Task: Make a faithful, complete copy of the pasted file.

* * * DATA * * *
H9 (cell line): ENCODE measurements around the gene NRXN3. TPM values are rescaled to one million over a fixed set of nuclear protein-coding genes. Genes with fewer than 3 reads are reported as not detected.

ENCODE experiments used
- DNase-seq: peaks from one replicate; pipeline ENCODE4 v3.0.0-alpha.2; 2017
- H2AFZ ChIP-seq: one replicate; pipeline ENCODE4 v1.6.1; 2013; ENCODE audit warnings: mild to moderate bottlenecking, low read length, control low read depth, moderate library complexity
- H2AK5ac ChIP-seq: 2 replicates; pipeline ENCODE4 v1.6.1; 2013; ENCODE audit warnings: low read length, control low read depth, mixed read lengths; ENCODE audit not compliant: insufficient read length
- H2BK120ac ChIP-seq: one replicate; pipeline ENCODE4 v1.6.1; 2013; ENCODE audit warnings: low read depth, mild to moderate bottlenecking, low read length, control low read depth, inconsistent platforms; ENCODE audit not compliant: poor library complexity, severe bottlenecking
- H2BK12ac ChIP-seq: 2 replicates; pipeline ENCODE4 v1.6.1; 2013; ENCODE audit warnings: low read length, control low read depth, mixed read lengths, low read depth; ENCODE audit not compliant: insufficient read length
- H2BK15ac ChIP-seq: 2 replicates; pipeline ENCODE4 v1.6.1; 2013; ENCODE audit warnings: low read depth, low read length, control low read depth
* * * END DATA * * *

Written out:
H9 (cell line): ENCODE measurements around the gene NRXN3. TPM values are rescaled to one million over a fixed set of nuclear protein-coding genes. Genes with fewer than 3 reads are reported as not detected.

ENCODE experiments used
- DNase-seq: peaks from one replicate; pipeline ENCODE4 v3.0.0-alpha.2; 2017
- H2AFZ ChIP-seq: one replicate; pipeline ENCODE4 v1.6.1; 2013; ENCODE audit warnings: mild to moderate bottlenecking, low read length, control low read depth, moderate library complexity
- H2AK5ac ChIP-seq: 2 replicates; pipeline ENCODE4 v1.6.1; 2013; ENCODE audit warnings: low read length, control low read depth, mixed read lengths; ENCODE audit not compliant: insufficient read length
- H2BK120ac ChIP-seq: one replicate; pipeline ENCODE4 v1.6.1; 2013; ENCODE audit warnings: low read depth, mild to moderate bottlenecking, low read length, control low read depth, inconsistent platforms; ENCODE audit not compliant: poor library complexity, severe bottlenecking
- H2BK12ac ChIP-seq: 2 replicates; pipeline ENCODE4 v1.6.1; 2013; ENCODE audit warnings: low read length, control low read depth, mixed read lengths, low read depth; ENCODE audit not compliant: insufficient read length
- H2BK15ac ChIP-seq: 2 replicates; pipeline ENCODE4 v1.6.1; 2013; ENCODE audit warnings: low read depth, low read length, control low read depth